To be sure, these are my two favourite topics. I love to lurk and watch as we humans, admirably evolved to be hunter-gatherers, confront things like operating systems, personal digital assistants and even video-recorder displays - you know, the ones that are always blinking "12:00 AM".
One of my favorite thinkers, Freeman Dyson, believes we have a real problem at the end of the 20th Century and second Millennium. Dyson thinks technology has become a wedge driving the haves and the have nots ever more widely apart, and writes about it in his book Imagined Worlds.
In a previous column, I wrote about how Dyson's words came home, hard, as I sat in the deep leather seats of a friend's hi-tech, wired-to-the- max Jeep speeding past farm workers in the rain and cold of California's Central Valley. Warm and comfortable, sitting amid the many blessings of my technologically driven life, this disturbing thought returned.
Dyson is adept at following events in numerous disparate fields - sociology and nuclear weaponry, astronomy and biology, history and mechanics - and weaving these threads in interesting and revealing ways. Dyson, a mathematician by training, is Professor Emeritus at Princeton University's Institute for Advanced Study, as well as a writer of popular books about science.
An unabashed supporter of the sciences, Dyson nevertheless contends that many of the ills of current American society are due to science. Drugs, guns, racial intolerance and illiteracy may be the immediate causes of our social morass, but the unwise application of science is the deeper root. Science is a mixed blessing in Dyson's view. It grants great and god-like powers to human practitioners who, unfortunately, have a decidedly chequered record as far as the wise application of said science goes.
On the one hand, scientists create cures for polio, on the other, biological weapons. Without a well-developed moral and ethical framework to guide us, humanity is in big trouble as our knowledge, and powers increase.
Technology, the child of science, has not favoured a kinder and more just world. In Dyson's opinion, America's ills, and those seen elsewhere in the world, result whenever the gap between rich and poor widens sufficiently.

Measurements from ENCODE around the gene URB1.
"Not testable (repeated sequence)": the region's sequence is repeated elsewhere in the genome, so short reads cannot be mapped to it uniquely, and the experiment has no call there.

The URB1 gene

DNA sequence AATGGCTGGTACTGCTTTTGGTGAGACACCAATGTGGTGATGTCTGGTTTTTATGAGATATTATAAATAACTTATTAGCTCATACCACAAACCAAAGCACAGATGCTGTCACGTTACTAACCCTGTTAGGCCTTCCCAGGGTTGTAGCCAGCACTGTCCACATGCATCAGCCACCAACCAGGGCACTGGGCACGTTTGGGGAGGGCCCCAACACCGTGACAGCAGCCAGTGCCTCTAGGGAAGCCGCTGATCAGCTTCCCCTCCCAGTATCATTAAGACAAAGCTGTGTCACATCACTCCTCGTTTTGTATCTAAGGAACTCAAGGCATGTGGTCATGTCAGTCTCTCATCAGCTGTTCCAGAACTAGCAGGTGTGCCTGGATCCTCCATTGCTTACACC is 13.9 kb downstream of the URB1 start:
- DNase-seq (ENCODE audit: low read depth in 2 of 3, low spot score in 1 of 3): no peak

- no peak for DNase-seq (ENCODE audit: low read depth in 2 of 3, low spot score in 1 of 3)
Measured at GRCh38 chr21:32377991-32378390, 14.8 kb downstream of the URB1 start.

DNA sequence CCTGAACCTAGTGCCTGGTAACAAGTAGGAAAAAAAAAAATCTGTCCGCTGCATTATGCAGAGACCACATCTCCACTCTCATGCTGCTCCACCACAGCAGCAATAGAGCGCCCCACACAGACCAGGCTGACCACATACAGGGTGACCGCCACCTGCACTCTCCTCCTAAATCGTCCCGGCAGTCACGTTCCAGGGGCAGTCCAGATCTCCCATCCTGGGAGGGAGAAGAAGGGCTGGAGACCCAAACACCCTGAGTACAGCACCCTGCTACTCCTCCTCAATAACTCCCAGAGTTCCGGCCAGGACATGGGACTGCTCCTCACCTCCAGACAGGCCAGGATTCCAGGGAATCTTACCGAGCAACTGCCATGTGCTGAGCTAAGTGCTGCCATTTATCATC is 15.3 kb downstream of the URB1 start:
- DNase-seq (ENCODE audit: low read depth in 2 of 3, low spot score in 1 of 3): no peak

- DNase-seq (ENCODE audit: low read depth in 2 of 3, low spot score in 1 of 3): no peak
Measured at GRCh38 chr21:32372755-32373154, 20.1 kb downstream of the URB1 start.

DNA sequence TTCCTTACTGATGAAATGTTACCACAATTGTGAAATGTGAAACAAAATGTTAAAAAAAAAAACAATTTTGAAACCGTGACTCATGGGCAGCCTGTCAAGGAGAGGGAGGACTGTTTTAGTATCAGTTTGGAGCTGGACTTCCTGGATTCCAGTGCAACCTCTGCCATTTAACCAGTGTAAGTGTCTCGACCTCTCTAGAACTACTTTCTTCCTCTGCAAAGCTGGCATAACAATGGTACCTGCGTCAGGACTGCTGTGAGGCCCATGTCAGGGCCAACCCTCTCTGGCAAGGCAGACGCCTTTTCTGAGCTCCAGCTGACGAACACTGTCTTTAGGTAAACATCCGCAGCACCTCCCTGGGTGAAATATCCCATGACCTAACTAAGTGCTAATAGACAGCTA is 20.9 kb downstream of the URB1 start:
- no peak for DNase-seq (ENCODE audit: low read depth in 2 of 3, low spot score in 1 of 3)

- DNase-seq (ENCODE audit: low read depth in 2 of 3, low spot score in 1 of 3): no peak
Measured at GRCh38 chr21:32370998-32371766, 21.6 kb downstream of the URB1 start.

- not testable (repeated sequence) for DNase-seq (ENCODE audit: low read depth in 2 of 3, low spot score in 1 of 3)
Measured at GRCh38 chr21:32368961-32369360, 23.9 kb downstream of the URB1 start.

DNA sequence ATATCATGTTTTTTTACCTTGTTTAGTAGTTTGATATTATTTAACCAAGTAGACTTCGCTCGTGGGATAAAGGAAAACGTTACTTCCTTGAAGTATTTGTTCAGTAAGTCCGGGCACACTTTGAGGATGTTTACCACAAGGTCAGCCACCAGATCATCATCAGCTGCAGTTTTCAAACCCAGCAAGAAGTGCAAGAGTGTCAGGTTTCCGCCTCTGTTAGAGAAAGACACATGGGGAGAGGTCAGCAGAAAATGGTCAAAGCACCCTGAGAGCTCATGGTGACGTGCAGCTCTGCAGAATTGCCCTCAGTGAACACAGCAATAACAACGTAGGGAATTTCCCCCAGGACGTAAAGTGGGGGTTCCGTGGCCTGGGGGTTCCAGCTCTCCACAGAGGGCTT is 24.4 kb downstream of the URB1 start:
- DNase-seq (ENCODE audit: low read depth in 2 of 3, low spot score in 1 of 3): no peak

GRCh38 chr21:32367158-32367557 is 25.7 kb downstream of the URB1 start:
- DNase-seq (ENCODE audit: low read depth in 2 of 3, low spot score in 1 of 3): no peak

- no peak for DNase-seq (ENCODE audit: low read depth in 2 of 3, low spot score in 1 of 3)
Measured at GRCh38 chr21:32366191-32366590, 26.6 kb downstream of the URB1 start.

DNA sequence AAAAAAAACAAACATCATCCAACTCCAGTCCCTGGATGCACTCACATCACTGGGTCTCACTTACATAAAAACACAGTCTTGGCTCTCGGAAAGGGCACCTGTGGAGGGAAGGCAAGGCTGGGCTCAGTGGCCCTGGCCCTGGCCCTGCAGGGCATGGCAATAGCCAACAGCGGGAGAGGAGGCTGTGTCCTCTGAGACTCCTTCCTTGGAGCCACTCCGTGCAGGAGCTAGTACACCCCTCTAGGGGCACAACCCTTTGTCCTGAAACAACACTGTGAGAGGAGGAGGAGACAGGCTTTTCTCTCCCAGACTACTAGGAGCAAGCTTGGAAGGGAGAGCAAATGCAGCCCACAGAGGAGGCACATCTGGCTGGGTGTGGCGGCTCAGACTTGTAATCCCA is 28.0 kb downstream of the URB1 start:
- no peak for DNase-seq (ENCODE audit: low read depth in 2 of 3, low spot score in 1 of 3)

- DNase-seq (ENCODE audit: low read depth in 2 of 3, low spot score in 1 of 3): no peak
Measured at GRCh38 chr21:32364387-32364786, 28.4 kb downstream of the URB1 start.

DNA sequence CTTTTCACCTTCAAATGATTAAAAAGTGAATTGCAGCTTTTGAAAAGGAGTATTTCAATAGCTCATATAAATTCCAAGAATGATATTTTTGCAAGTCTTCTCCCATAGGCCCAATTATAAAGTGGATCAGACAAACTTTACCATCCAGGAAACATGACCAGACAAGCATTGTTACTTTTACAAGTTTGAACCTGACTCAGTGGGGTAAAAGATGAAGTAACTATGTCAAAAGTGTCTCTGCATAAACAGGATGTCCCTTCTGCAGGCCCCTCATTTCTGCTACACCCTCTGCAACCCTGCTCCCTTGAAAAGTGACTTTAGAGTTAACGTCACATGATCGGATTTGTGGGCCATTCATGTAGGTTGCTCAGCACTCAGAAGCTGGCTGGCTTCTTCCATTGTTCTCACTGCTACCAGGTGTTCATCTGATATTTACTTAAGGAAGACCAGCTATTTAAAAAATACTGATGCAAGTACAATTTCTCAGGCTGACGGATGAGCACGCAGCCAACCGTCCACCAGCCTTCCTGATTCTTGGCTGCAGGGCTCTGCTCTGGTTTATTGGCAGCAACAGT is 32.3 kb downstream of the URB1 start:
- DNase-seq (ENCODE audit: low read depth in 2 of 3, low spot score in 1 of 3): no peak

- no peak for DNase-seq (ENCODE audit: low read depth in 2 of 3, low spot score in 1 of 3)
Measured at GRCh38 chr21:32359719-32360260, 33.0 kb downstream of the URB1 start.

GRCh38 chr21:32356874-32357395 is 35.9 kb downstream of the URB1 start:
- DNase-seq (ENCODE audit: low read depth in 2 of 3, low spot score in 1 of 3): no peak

Contrast, say, a resident of Sierra Leone, the nation at the bottom of the UN's list of livable countries, and a certain resident of the US, Bill Gates. A Sierra Leone resident makes on average $179 a year. Bill Gates is currently worth $73,433,864,275, according to the "Titan Ticker" on Upside magazine's Web site, and his wealth has been increasing at a recent annualised rate of just over $21bn. Poorest guy: $179, richest guy: $21bn - today's gap makes, say, revolutionary France look downright appealing, never mind that the gap might be the one between one's head and body.
An economist has said that Bill Gates is worth more than the 100 million or so of the poorest Americans put together. The UN says that the world's 358 billionaires are worth more than the countries with 45 per cent of the world's population - some three billion people.
The gap between rich and poor is, indeed, the culprit. In absolute terms, a poor American is far better off than a poor Sierra Leonan. The American will earn much more, eat better, live longer and see more children survive to be adults than his or her African counterpart. This datum will, however, in no way reduce the frustration or sense of uselessness that often befalls people trapped in American poverty.
Science and technology create the machines that replace unskilled workers and the computers that replace unskilled clerks. Computers tied into global information networks make it easy for companies to send jobs to nations with the lowest bidders, reducing dramatically the numbers of good, well- paid blue-collar jobs that once led to education for working-class children, and an all-important chance to escape the poverty cycle.
"Because of science, families with access to computers and to higher education are rapidly becoming a hereditary caste, the children inheriting these advantages from their parents," writes Dyson. "... children deprived of legitimate opportunities to earn a living have strong economic incentives to join gangs and become criminals." Social displacement follows hard on the heels of technological revolution.
Dickens prospered by writing about the wretched plight of people displaced in the Industrial Revolution, when land and agrarian skills were quickly pushed aside by capital and manufacturing skills as the basis of wealth. Must we repeat history as the Information Age dawns?
In my neighbourhood, most 9-year-olds are computer-literate. I bought my 13-year-old nephew an iMac for Christmas. A few miles from here, nine years marks the age when kids are first being lured by gangs, and more than a few 13-year-olds either have a gun or know where to get one. Dyson reports the same grim disparity between his home town of Princeton and its neighbor, Trenton.
So what's the answer? Technology?
Steve Jobs answered that one particularly well, I'm told, at a recent education conference. Asked if technology could help solve the problem of illiteracy, he thought for a moment, then said no, only teachers and parents can do that.
Happy New Year, all. I, for one, intend to spend the coming year looking for ways to chip away at "the gap".